A continuing high level of unemployment among graduates, where 10% of the total graduate population failed to find any form of work last year, provokes the question: are universities adequately equipping students with the transferable skills required for the workplace?
'Traditional degrees' have been under fire for not properly preparing young people for the world of work, and many have suggested dropping the three years of research and academia in favour of something more workplace-focused and vocational such as that announced by Vince Cable earlier this summer.
Yet Mike Hill, chief executive of Graduate Prospects, the leading provider of information and opportunities for students and graduates, takes a more positive view of traditional degrees. He said: "A lot of the more traditional degrees, such as English and History, also provide people with the skills required for later life. Sometimes it's necessary for a careers advisor at a university to tease out of the individual just what they have learnt on their degree which they can translate into the workplace." He added: "Degrees are just one step in the journey."
The new proposed two-year degree programme could also have an effect on the employability of graduates. Recently, the business secretary Vince Cable announced that a more cost effective two-year degree programme would soon become routine, allowing students to live at home, attending a local university with more tuition time and a shorter summer break.
Although this would make getting a degree more affordable, it does pose certain risks to employers. Nicola Fitzgerald, the manager of the UK Vodafone graduate programme, explained: "As a graduate recruiter, it will be important for us that two year degrees aren't simply a 'dumbed down' version of the three year degree. In the rush to get people into the workplace we should be mindful that university offers great opportunities for broader learning that should not be lost."
This could include such things as living away from home and meeting people from a variety of different backgrounds, providing graduates with invaluable experience which they can then transfer into the workplace. This is particularly crucial to employers as many graduates often have little work experience and understanding of their own strengths and weaknesses, so any experience they do have is extremely important.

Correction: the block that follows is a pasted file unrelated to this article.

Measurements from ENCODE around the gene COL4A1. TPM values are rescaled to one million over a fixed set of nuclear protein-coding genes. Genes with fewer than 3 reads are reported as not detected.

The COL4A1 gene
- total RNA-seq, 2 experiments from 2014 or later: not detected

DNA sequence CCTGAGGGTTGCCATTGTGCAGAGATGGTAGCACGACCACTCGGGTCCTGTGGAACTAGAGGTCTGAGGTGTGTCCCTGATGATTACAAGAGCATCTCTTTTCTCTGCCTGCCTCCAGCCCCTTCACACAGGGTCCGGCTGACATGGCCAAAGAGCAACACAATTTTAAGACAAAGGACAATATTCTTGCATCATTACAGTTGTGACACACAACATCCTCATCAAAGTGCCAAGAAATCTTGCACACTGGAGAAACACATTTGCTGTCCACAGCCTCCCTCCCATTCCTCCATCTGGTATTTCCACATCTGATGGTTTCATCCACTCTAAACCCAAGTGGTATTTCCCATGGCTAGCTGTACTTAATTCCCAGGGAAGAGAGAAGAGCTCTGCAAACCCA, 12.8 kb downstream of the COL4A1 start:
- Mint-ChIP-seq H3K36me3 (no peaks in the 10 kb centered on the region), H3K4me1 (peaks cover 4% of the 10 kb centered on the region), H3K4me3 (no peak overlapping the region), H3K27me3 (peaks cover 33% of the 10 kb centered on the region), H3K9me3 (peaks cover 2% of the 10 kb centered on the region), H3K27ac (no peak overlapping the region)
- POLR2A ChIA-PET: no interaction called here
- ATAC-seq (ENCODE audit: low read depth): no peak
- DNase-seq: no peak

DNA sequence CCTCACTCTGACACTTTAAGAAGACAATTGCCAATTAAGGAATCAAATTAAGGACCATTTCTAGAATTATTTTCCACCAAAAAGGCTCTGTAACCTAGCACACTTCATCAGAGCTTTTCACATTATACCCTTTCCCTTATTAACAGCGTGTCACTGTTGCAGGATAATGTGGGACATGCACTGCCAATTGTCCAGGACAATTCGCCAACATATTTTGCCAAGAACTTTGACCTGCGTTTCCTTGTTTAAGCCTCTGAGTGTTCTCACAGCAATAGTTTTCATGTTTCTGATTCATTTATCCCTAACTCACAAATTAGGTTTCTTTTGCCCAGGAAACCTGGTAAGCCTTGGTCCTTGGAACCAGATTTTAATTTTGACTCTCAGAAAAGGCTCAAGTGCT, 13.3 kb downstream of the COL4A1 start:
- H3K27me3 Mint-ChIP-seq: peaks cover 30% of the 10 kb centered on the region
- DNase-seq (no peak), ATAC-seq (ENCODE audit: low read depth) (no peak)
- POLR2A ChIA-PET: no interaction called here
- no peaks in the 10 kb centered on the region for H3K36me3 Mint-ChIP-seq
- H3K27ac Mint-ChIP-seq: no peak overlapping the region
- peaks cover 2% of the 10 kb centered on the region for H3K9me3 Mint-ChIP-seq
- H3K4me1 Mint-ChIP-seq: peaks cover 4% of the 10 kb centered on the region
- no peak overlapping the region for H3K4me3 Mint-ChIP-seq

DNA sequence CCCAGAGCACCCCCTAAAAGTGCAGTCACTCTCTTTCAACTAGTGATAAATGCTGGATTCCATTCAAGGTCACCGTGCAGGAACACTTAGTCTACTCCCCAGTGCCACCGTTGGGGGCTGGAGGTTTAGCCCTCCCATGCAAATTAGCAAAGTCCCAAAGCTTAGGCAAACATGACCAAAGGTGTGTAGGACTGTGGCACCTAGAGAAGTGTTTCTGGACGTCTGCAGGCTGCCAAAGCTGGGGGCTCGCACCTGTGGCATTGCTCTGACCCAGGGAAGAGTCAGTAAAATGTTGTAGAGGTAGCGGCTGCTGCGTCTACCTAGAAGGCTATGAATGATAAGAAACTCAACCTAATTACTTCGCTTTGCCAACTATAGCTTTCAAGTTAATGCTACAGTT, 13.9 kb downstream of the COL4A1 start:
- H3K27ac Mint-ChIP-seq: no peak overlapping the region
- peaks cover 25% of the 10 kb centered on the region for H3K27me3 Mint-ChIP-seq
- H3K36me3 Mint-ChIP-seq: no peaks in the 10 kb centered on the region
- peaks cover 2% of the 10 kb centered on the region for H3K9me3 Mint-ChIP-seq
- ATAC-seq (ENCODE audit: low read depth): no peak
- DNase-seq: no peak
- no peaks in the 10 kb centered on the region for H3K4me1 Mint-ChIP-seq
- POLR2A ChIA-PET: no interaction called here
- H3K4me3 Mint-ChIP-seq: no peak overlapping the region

One of the central issues surrounding graduate unemployment is that graduates seem to have unreasonably high expectations of employment after graduation. Lucian Tarnowski, founder and CEO of BraveNewTalent, a social networking platform designed to enable graduates to connect with employers, agreed. He explained: "What I've often said about this generation of graduates, is that they are often more confident than they are talented and they've been brought up with a lot of self-belief, a lot of self-confidence and expect that if they have a degree they can just walk straight into a job when in reality it's a lot more difficult."
Technology also plays an important role with graduates' expectations of employers. According to research run by Redshift in partnership with Orange, 45% of graduates expect to be able to access email and work files remotely. Social media is also significantly important to graduates as 43% feel that the use of networking sites such as Facebook and LinkedIn are key to building up contacts for professional development. Therefore, businesses need to ensure they have the right technology in place to enable graduates to work more effectively.
Nevertheless, there are also many other assets which graduates can bring to a business or company which makes them prime talent for employers. One of the biggest advantages of employing graduates is that their salaries are cheaper in comparison to the salaries of more experienced candidates. Lucian Tarnowski added: "It's been proven that hiring graduates straight out of university is beneficial to businesses because salaries are cheaper and business needs can be met with better quality output at a lower cost, so time and time again graduates have been shown to be very strong investments for employers to make."
However, the recession meant that many companies decided to cut their graduate schemes in order to save money, again making the competition for entry-level jobs amongst graduates extremely fierce with 70 applicants per job.
Despite this, some companies such as PricewaterhouseCoopers LLP, the largest private sector employer of graduates in the UK, continue to employ 1,000 graduates a year, believing that this makes good commercial and business sense, suggesting how valuable graduate recruitment can prove to be. James Chalmers, who is head of talent and strategy, said: "Recruiting talent is not a switch you can flip on and off. We're committed to graduate recruitment because we believe it's a long-term investment in the future of our business."
This all seems to suggest that universities are not providing graduates with enough transferable skills for the workplace although this is less to do with the degree programme and more to do with graduates not having the opportunity to take part in enough relevant work experience. The new two-year degree programme does not appear to provide an adequate solution to this. So, whilst employing graduates is important for the ongoing development of businesses, it is clear that graduates need to demonstrate willingness to learn and universities need to help and support students in getting relevant work experience as this is as important as the degree itself.